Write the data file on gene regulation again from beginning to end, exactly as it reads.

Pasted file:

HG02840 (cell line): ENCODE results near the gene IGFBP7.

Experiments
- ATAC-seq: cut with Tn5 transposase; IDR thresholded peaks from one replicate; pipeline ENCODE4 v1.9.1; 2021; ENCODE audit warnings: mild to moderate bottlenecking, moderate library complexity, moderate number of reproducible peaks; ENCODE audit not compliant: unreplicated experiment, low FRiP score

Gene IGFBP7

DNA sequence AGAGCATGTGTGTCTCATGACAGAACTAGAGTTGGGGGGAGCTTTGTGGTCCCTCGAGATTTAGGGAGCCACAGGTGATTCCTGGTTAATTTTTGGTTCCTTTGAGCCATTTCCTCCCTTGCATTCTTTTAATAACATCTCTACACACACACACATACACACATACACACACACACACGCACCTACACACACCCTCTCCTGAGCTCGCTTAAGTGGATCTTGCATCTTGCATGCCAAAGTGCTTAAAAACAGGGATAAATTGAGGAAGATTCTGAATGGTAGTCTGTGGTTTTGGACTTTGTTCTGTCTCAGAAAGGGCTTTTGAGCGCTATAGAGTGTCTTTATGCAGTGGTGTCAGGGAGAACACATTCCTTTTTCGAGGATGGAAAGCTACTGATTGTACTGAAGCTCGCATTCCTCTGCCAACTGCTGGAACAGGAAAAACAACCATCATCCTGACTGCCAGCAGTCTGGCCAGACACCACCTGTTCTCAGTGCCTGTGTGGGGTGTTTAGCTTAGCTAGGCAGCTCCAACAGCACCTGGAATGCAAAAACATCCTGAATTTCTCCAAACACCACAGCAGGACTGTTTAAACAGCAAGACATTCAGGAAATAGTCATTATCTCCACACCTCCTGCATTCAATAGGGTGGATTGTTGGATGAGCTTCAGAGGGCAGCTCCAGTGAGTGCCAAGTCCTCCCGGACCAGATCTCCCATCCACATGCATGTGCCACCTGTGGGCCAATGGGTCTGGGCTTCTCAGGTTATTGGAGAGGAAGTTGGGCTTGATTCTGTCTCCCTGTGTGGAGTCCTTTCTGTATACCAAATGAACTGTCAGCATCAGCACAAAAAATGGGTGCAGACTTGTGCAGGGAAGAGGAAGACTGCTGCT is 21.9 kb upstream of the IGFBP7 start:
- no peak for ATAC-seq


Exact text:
HG02840 (cell line): ENCODE results near the gene IGFBP7.

Experiments
- ATAC-seq: cut with Tn5 transposase; IDR thresholded peaks from one replicate; pipeline ENCODE4 v1.9.1; 2021; ENCODE audit warnings: mild to moderate bottlenecking, moderate library complexity, moderate number of reproducible peaks; ENCODE audit not compliant: unreplicated experiment, low FRiP score

Gene IGFBP7

DNA sequence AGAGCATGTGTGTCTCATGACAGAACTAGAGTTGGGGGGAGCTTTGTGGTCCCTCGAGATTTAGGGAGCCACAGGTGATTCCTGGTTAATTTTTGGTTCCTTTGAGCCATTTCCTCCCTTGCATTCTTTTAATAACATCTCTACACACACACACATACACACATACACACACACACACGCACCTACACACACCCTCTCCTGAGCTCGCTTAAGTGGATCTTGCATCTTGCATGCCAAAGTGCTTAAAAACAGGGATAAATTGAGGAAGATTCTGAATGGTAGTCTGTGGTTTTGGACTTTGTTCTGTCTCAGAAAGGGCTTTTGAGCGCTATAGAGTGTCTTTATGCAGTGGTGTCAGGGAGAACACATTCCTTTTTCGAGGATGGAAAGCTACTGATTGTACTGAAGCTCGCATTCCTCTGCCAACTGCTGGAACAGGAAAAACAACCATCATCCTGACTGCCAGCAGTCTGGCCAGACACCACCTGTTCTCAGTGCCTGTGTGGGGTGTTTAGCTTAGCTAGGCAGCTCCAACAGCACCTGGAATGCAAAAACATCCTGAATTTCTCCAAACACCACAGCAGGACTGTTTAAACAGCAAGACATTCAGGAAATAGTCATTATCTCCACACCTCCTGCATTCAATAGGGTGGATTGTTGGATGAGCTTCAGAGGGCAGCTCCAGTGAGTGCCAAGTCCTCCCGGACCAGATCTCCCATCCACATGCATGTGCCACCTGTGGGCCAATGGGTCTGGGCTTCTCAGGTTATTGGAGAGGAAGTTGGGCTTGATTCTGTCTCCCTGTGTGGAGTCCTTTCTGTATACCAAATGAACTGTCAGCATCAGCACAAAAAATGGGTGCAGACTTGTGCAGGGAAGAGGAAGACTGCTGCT is 21.9 kb upstream of the IGFBP7 start:
- no peak for ATAC-seq